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Mistake Leaves New Build Homes in Derbyshire UK Without Fibre Broadband

Saturday, March 18th, 2017 (7:06 am) by Mark Jackson (Score 2,232)
forge manor derbyshire development uk

Owners of new build homes on the Forge Manor development in Derbyshire, which is being built by Wain Homes, have been left bewildered after an error by the developer meant they would only get a slow copper ADSL broadband service, after initially being promised 300Mbps FTTP.

The Forge Manor development of around 90 new homes is situated in the attractive and large rural village of Chinley, lying in the Blackbrook Valley on the western edge of the Peak District National Park. The area consists of various “affordable” 2, 3 and 4 bedroom houses and some 1 bedroom apartments, all of which have been designed to blend in with the current surroundings.

However some of residents have complained that the local broadband provision is not as advertised. One such individual is Nicolas Raimo, who left a deposit on the new build estate in October 2016, with a completion date set for this May 2017. At the time a sales rep for Wain Homes informed him (verbally) that the property would benefit from a 300Mbps capable broadband service from Openreach (BT).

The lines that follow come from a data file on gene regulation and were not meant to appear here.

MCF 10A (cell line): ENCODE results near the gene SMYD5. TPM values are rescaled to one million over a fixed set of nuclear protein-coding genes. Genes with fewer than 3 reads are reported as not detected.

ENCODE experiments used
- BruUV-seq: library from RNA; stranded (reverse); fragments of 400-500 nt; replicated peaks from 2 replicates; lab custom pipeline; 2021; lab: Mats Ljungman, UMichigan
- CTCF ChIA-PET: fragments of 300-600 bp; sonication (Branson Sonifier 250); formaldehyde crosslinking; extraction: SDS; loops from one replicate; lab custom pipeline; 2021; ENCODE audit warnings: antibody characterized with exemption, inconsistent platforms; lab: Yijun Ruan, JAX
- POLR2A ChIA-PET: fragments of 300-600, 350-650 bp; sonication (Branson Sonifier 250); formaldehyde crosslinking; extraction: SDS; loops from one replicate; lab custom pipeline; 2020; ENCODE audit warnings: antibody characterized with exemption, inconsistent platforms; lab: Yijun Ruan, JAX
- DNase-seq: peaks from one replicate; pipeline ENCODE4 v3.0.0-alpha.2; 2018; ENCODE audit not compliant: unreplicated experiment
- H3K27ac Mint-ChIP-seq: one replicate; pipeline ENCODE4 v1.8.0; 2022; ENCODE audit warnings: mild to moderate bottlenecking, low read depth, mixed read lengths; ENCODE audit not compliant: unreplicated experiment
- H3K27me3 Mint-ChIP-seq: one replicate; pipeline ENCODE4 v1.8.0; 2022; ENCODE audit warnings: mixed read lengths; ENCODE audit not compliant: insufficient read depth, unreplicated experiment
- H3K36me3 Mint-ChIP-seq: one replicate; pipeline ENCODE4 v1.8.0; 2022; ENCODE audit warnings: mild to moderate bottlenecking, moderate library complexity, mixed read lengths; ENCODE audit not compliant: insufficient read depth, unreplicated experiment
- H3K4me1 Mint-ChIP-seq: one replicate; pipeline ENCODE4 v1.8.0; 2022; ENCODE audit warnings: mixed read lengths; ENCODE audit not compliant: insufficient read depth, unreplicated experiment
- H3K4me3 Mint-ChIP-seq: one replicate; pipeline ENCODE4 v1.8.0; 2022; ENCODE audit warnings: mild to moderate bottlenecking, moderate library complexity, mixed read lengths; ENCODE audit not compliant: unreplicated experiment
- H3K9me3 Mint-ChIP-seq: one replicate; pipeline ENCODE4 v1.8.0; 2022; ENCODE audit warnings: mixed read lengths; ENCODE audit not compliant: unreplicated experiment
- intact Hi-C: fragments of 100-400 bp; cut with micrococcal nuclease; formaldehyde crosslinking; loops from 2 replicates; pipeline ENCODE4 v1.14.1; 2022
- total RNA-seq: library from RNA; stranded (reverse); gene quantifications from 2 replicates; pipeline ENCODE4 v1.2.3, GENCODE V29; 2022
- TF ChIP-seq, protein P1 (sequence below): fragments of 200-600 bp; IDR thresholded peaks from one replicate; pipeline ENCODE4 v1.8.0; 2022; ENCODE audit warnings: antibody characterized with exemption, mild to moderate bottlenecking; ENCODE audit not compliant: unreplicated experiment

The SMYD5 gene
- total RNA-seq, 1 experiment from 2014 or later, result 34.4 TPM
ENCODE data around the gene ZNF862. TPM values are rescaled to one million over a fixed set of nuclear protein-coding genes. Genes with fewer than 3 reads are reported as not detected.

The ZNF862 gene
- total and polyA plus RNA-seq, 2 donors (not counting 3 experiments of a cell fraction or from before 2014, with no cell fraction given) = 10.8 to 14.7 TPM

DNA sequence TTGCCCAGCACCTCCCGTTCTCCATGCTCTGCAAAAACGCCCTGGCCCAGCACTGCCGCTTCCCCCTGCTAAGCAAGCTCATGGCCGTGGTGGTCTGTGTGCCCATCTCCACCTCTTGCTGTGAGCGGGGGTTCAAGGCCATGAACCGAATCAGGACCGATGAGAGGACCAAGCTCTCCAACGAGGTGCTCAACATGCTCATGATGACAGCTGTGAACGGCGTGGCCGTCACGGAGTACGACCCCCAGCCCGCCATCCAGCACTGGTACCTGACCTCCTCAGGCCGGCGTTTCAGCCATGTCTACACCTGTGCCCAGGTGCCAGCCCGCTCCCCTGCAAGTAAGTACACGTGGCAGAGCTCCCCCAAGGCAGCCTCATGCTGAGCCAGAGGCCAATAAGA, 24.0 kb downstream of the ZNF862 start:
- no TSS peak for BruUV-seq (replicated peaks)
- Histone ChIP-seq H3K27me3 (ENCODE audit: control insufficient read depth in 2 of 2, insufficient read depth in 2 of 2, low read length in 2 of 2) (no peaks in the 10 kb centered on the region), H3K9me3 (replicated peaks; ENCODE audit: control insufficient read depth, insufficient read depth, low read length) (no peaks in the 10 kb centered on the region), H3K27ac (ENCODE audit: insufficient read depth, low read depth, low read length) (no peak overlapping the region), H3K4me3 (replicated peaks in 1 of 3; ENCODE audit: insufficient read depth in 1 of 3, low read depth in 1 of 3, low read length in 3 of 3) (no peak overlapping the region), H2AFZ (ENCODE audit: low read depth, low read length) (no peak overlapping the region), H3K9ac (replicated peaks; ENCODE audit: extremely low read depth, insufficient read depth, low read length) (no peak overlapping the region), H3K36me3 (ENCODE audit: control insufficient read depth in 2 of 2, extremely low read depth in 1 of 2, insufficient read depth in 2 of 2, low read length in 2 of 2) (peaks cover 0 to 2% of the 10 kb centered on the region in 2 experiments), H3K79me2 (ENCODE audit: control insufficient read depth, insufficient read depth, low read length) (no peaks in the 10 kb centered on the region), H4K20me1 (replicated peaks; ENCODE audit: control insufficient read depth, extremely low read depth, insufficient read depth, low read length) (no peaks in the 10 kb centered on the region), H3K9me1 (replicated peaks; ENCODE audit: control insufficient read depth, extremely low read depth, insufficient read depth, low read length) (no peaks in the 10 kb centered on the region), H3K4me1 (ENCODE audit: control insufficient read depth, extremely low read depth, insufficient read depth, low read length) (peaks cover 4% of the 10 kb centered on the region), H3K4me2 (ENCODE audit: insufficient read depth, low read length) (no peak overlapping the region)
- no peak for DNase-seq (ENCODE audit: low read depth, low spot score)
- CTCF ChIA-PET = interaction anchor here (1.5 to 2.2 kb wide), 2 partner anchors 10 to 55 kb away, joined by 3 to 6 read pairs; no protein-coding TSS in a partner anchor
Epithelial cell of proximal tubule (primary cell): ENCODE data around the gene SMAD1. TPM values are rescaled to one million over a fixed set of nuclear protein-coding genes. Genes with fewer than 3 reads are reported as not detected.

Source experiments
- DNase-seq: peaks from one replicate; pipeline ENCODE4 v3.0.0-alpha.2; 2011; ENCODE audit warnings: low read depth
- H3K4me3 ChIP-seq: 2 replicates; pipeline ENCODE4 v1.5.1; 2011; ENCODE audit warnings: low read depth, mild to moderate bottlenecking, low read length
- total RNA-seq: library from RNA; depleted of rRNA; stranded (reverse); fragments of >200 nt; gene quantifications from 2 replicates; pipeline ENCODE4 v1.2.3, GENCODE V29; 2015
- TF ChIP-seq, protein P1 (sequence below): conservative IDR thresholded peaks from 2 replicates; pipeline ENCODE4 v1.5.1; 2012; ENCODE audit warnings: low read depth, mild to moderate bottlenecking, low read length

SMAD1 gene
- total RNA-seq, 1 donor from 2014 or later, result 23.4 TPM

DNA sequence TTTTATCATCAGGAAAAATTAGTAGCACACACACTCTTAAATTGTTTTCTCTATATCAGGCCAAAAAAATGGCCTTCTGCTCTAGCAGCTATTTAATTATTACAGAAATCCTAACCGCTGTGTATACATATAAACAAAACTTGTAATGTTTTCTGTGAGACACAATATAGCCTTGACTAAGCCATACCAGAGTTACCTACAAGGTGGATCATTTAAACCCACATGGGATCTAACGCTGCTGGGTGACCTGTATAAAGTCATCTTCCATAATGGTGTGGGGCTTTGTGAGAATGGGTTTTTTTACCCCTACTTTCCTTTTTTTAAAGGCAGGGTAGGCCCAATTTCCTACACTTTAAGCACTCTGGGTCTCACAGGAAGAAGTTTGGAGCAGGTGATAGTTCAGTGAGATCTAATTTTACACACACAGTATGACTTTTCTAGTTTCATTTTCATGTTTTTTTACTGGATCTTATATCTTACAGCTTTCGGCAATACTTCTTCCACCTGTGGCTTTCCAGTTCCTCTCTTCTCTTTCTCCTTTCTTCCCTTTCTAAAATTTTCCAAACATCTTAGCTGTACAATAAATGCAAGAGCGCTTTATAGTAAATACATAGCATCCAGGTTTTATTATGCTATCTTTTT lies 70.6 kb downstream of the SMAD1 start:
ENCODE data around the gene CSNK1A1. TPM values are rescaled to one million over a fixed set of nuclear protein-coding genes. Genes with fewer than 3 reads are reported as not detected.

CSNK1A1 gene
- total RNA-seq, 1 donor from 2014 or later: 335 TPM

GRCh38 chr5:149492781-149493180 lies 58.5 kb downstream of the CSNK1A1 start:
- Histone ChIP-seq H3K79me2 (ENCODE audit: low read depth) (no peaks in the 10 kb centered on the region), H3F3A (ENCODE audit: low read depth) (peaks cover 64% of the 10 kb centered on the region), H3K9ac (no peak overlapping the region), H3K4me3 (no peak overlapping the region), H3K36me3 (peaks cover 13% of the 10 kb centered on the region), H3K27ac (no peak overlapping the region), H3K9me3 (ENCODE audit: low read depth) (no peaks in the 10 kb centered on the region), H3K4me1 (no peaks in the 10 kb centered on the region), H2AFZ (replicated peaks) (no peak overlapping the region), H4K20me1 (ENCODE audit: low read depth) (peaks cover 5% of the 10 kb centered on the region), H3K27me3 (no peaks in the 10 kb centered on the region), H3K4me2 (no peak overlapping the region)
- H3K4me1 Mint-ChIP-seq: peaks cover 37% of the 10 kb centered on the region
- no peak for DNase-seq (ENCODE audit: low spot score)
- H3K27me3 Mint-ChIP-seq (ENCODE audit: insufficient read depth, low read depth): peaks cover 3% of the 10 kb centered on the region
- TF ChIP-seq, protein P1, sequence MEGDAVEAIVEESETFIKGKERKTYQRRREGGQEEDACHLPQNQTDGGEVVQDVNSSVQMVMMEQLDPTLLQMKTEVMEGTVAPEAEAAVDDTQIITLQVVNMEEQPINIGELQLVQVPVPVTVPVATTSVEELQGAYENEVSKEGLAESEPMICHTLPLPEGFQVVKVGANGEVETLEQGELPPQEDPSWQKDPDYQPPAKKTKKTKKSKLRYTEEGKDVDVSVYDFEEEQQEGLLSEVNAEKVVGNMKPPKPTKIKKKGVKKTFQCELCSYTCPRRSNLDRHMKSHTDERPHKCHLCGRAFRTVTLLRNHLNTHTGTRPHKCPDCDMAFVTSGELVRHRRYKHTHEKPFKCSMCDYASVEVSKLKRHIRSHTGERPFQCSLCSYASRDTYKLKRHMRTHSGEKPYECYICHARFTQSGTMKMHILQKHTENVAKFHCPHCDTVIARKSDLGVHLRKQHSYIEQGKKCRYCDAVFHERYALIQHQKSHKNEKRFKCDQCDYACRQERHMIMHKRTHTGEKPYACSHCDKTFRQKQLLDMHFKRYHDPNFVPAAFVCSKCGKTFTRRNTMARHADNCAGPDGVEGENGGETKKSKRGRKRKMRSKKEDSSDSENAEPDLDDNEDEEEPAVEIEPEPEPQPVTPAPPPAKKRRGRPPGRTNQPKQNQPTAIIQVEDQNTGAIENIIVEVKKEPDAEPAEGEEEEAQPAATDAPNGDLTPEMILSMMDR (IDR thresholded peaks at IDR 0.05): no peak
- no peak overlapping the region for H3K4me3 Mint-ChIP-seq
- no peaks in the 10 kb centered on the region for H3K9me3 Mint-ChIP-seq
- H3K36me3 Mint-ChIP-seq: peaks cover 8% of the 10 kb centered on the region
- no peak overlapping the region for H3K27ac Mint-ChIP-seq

Openreach similarly confirmed to Nicolas that Forge Manor was a Greenfield site and they were waiting to install the fibre. Since then Nicolas has sold his old house and moved in with his family in preparation for the big move, which as everybody knows is always a major event and one that attracts a lot of additional costs.

Recently everything began to change after Nicolas called BT to get an update and was told that he would no longer be receiving any “fibre broadband” service, with only bog standard copper ADSL lines being provisioned for the area. The situation was later confirmed via the developer.

A Wainhomes Sales Agent, Forge Manor, said:

“Unfortunately we will not have the fibre service to our development as first thought, however there still will be means of broadband through everyone’s normal telephone line.”